Plymouth Gin Distillery

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Plymouth Gin Distillery
Plymouth Gin Distillery.jpg
The Plymouth Gin Distillery
General information
Type Gin Distillery
Address Black Friars Distillery
60 Southside Street
Plymouth
PL1 2LQ
Country England
Coordinates 50°22′03″N 4°08′15″W / 50.367619°N 4.137461°W / 50.367619; -4.137461Coordinates: 50°22′03″N 4°08′15″W / 50.367619°N 4.137461°W / 50.367619; -4.137461
Completed 1793
Designations Grade II* listed

The Plymouth Gin Distillery in The Barbican, Plymouth, England has been in operation since 1793[1] and used to be a significant manufacturer of gin in the UK. Also known as the Black Friars Distillery, it is the only gin distillery in the city.[2]

The original building opens on to what is now Southside Street. Local tradition has it that it is located in what was once a Dominican Order monastery, built in 1431, although there is no evidence to support this.[3] It is also said that some of the Pilgrim Fathers may have stayed here while the Mayflower was in the harbour for repairs before finally setting sail to North America. This is where the ship on the company label is thought to have originated from.[1]

It was a large merchant's house dating from around 1500. By 1605 the building was used as a gaol, and a Congregational meeting house from 1689 to 1705.[citation needed] It was remodelled and extended as a gin distillery from 1793 when Coates joined with the established business of Fox & Williamson.[4] The business was known as Coates & Co. until March 2004.[5]

It is now a bar with bistro above,[6] and the distillery provides several tours.[7] Since 2005 the brand and premises have been owned by the Scandinavian V&S Group, better known for making Absolut Vodka, who in turn were later acquired by Pernod-Ricard.[8]

Plymouth Gin is still made here, and in recent years there has been an increase in the popularity of the distinctive sweeter and lighter but stronger Plymouth flavour, compared to the more usual London Dry Gin. The company has produced a large range of promotional items, including Dartmouth Potteries Gurgle Jugs, miniatures, glasses, ashtrays, match strikers, etc. Many of these have become very collectable.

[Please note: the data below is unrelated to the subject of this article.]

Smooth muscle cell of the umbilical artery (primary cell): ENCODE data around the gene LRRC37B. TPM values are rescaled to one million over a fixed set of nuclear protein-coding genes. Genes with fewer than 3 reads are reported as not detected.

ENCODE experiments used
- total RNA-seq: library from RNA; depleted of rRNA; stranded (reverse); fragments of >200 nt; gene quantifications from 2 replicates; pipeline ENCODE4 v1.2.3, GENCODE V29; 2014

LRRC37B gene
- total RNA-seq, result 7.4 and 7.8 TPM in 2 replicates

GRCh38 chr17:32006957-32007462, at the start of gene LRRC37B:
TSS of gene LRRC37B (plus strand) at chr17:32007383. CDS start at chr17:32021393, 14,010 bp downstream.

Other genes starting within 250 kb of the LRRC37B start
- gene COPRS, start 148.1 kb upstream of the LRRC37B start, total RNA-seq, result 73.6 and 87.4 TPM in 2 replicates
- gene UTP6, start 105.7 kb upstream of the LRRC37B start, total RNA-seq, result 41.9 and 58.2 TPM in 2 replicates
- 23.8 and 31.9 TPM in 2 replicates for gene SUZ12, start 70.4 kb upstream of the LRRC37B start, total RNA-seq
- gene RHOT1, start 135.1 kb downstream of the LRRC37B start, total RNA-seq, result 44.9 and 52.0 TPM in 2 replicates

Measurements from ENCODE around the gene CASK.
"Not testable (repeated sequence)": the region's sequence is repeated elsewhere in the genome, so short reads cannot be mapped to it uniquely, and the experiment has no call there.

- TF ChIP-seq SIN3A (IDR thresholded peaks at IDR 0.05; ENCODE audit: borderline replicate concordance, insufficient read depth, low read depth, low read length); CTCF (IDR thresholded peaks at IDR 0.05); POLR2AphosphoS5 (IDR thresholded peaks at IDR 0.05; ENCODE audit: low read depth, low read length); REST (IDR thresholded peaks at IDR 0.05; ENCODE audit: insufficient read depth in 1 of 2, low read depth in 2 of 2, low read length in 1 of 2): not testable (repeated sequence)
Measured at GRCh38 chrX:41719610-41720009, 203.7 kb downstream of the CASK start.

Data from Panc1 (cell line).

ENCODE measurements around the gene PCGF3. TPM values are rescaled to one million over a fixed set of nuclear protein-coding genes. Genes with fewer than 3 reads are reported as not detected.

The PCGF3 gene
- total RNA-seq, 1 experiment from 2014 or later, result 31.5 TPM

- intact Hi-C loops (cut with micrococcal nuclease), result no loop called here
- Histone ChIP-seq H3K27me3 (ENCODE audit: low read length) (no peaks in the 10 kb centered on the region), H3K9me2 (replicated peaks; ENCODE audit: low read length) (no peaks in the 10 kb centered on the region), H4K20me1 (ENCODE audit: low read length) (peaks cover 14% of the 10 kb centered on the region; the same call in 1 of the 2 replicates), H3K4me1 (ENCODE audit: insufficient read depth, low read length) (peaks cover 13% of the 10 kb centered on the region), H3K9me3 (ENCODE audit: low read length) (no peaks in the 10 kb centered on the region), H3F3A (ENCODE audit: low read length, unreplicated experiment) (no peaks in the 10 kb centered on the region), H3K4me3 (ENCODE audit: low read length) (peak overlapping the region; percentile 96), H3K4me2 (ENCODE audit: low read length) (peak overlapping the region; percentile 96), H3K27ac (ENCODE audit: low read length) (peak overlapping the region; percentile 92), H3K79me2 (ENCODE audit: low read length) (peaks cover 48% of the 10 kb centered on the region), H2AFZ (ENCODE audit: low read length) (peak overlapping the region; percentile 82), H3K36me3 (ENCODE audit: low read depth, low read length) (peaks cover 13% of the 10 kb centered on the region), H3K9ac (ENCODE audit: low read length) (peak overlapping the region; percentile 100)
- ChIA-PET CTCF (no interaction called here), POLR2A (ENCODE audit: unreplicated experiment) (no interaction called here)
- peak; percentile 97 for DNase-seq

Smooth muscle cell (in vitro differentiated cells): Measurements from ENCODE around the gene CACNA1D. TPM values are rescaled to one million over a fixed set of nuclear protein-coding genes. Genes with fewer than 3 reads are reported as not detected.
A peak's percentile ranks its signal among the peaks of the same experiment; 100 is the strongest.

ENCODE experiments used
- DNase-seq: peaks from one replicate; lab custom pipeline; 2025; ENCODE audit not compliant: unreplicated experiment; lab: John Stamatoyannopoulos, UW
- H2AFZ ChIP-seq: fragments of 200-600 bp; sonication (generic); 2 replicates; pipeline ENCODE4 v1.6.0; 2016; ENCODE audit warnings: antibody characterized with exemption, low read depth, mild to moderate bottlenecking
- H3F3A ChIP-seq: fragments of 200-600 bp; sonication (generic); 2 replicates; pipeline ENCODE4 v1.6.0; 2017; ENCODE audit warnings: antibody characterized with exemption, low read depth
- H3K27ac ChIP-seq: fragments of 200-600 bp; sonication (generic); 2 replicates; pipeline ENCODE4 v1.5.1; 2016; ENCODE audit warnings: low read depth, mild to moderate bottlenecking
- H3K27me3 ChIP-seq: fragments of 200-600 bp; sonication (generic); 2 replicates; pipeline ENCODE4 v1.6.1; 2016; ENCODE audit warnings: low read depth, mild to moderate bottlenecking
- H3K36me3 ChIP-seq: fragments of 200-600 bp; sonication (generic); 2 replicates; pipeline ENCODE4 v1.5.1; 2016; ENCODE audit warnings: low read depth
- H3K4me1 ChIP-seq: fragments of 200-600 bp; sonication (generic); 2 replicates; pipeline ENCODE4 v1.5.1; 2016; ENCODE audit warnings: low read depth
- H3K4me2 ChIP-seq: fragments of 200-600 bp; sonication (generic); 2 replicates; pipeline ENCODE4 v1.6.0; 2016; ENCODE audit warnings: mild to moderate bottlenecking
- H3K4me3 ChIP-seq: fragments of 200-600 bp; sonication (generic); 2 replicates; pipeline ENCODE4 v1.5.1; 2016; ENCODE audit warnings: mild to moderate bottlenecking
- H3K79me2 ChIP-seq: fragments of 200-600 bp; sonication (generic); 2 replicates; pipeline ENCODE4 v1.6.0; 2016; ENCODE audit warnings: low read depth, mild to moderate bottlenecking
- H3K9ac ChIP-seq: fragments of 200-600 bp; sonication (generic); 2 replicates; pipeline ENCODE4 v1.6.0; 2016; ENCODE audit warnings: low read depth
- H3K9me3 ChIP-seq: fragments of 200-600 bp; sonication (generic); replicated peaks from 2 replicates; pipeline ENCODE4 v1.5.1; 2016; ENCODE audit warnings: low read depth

On the afternoon of 27 February 2008, the building was substantially damaged by a kitchen fire starting in the nearby (and that time recently opened) Barbican Kitchen, which has subsequently re-opened.[9]

References[edit]

  1. ^ a b Williams, Olivia (2014). Gin Glorious Gin. London: Healine Publishing Group. p. 313. ISBN 978-1-4722-1534-5. 
  2. ^ "Gin Foundry review of Plymouth Gin & Plymouth Navy Gin". Gin Foundry. Retrieved 17 April 2017. 
  3. ^ Historic England. "The Distillery Public House, Former Coates Gin Distillery (1386410)". National Heritage List for England. Retrieved 5 November 2016.  There is no evidence that it was ever used as a friary (local tradition).
  4. ^ Majhen, Thomas. Die Barfibel (in German). epubli. p. 522. ISBN 9783844252330. 
  5. ^ "5 Gorgeous Gin Distilleries - Great British Food Magazine". Great British Food Magazine. 2 June 2016. Retrieved 17 April 2017. 
  6. ^ "Plymouth Gin". plymouthdistillery.com. Retrieved 17 April 2017. 
  7. ^ "Plymouth Gin". plymouthdistillery.com. Retrieved 17 April 2017. 
  8. ^ Kiste, John Van der. The Little Book of Devon. History Press. ISBN 9780750953948. 
  9. ^ "Distillery fire damage restricted". BBC News. 28 February 2008. Retrieved 5 November 2016. 

External links[edit]